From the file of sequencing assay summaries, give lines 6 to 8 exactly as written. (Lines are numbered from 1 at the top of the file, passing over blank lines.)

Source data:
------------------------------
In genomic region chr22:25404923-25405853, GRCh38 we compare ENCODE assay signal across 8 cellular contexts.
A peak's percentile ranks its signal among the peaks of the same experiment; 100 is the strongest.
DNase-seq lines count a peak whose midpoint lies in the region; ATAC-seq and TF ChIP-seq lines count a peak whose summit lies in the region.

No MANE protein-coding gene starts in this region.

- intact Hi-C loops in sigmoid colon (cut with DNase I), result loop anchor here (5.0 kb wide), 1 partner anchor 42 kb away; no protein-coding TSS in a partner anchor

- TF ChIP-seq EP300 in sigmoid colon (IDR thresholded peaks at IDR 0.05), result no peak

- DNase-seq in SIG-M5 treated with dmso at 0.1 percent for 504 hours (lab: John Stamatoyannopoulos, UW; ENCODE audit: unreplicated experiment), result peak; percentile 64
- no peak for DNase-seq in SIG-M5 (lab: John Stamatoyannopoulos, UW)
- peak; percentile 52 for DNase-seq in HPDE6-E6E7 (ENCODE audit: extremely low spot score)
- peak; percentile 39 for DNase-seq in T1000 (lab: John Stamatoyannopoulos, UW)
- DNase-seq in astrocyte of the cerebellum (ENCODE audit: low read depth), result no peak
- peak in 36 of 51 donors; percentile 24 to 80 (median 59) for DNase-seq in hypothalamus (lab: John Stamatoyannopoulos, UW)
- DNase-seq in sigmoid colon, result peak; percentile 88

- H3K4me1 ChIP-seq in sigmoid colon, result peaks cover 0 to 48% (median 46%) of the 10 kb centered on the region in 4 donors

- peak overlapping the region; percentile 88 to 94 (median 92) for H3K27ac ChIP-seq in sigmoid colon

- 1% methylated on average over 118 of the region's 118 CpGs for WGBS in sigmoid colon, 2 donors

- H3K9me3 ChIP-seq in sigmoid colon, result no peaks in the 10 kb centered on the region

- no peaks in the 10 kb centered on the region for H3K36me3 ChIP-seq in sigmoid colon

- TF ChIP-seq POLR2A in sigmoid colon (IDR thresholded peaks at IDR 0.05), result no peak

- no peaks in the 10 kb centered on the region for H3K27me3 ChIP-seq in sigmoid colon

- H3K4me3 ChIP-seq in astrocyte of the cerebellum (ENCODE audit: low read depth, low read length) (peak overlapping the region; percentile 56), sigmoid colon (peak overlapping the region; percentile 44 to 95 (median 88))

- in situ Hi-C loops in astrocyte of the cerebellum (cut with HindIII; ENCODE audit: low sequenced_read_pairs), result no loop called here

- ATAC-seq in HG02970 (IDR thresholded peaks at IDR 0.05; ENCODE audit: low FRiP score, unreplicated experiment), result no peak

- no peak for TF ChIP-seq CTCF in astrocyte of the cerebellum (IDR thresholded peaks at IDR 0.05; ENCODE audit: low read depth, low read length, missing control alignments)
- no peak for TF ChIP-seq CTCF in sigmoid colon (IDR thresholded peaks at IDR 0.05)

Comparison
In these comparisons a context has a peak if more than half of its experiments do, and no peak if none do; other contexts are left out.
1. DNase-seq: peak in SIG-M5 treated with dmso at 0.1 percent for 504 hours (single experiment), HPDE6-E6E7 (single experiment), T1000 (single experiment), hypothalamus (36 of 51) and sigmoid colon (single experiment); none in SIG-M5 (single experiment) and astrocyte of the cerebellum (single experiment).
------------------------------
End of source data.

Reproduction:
- TF ChIP-seq EP300 in sigmoid colon (IDR thresholded peaks at IDR 0.05), result no peak

- DNase-seq in SIG-M5 treated with dmso at 0.1 percent for 504 hours (lab: John Stamatoyannopoulos, UW; ENCODE audit: unreplicated experiment), result peak; percentile 64
- no peak for DNase-seq in SIG-M5 (lab: John Stamatoyannopoulos, UW)